One of the most striking and distinctive buildings in Key West, the Southernmost House proudly sits at a prime location overlooking the Atlantic Ocean at the quieter end of Duval Street. This impressive example of Queen Anne-style architecture is just one of many iconic Key West attractions. Boasting a long history of hospitality, this building is now a historic adult-only bed-and-breakfast situated on the edge of the Old Town District. The inn boasts a retro, pastel-colored exterior, elegant gables and bold landscaping. It is the southernmost private residence in the United States. Although a few other living quarters are further south, they are located on the Key West Naval Station and are not open to the public. The hotel is one of the most-photographed buildings in Key West.
Key West is famous for being the southernmost city in the continental United States. When you visit, it’s essential that you make it to the southernmost point on the island, found at the intersection of Whitehead Street and South Street. Here, you’ll see the landmark Southernmost Buoy (a required photo opp) and a whole host of other “southernmost” attractions that make for a fun Key West afternoon.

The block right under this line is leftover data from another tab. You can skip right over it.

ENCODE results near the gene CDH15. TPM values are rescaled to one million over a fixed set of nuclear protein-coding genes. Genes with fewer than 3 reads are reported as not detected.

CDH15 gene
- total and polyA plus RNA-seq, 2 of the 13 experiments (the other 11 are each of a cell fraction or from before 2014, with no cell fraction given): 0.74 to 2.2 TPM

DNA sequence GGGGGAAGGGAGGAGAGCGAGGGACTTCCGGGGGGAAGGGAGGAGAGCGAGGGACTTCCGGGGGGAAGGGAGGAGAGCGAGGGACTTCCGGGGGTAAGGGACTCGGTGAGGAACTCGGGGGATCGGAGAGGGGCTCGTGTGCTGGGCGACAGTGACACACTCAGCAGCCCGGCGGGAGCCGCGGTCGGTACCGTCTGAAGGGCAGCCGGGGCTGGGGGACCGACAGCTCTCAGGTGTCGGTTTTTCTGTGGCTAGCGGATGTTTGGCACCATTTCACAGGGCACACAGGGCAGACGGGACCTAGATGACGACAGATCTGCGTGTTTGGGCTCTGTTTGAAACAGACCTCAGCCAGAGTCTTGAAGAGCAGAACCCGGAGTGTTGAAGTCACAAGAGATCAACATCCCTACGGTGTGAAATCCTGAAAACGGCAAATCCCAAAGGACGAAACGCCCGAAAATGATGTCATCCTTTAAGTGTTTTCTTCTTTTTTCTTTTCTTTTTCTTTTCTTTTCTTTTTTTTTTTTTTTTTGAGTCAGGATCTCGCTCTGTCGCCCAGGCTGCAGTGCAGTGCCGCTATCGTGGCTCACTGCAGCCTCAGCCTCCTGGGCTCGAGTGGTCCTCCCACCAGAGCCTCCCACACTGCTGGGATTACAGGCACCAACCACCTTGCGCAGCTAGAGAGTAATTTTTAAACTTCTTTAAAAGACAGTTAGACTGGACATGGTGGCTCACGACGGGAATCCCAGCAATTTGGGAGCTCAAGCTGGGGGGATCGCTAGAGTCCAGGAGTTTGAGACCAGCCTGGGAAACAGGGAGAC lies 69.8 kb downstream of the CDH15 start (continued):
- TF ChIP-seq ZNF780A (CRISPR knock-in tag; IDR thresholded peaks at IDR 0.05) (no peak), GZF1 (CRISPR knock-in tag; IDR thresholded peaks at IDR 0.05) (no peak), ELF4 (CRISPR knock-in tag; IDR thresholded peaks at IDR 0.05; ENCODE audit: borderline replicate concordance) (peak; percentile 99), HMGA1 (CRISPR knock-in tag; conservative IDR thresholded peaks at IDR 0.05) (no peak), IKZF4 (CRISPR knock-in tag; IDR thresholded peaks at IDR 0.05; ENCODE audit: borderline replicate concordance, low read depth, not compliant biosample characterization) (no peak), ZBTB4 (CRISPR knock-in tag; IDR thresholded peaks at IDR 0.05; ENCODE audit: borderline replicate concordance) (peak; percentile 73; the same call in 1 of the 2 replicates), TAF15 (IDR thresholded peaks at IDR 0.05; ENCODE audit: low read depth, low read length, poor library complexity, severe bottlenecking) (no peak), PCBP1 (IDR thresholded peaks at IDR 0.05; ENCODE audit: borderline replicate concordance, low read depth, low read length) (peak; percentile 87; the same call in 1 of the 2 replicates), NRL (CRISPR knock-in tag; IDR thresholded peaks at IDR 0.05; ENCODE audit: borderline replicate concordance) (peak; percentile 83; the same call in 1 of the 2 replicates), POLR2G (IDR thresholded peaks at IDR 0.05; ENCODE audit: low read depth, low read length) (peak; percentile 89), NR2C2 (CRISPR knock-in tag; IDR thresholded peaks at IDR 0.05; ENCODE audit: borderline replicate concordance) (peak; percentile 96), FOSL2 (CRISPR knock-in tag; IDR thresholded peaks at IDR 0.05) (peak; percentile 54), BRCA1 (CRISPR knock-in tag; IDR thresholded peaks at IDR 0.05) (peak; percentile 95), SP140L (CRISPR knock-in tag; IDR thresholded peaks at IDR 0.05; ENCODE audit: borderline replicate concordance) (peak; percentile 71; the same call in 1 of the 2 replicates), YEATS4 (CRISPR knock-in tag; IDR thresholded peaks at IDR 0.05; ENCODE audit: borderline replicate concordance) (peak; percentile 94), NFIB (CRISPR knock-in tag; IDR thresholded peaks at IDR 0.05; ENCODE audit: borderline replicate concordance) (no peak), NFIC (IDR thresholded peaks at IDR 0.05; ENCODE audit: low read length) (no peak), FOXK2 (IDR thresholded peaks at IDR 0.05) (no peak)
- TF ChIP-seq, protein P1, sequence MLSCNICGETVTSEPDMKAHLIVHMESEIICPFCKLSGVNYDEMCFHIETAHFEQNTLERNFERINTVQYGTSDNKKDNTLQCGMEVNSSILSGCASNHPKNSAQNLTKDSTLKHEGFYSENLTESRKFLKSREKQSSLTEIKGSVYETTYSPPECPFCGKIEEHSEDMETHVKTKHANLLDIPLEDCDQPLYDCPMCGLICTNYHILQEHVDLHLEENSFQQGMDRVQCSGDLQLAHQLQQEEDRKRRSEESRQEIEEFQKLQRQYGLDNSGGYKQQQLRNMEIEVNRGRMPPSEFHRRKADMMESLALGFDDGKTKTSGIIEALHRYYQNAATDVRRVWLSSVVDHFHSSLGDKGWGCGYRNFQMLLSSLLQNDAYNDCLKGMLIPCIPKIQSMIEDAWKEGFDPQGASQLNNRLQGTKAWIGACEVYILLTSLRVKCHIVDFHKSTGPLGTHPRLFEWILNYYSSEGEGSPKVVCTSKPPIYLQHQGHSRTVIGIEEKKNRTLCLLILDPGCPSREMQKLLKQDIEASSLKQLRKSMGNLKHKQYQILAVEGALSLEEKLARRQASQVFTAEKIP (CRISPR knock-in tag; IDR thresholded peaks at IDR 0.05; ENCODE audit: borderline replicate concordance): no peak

Located at the southernmost end of Duval Street, the Key West Butterfly & Nature Conservatory is one of the island’s most popular family-friendly attractions. It’s home to more than 60 species of butterflies and 20 species of exotic birds. A visit to the Key West Butterfly & Nature Conservatory is divided between the climate-controlled conservatory where the butterflies flutter freely, the learning center, an art gallery and a gift shop.
A lasting tribute to the most famous and influential residents of Key West, the Key West Historic Memorial Sculpture Garden is an oasis shared by all who live on the island. Featuring impressive bronze busts of Ernest Hemingway, Asa Tift, Harry S. Truman and others, the garden also includes a scenic walkway paved with memorial bricks that are purchased by local citizens then engraved with their names or the names of a loved one.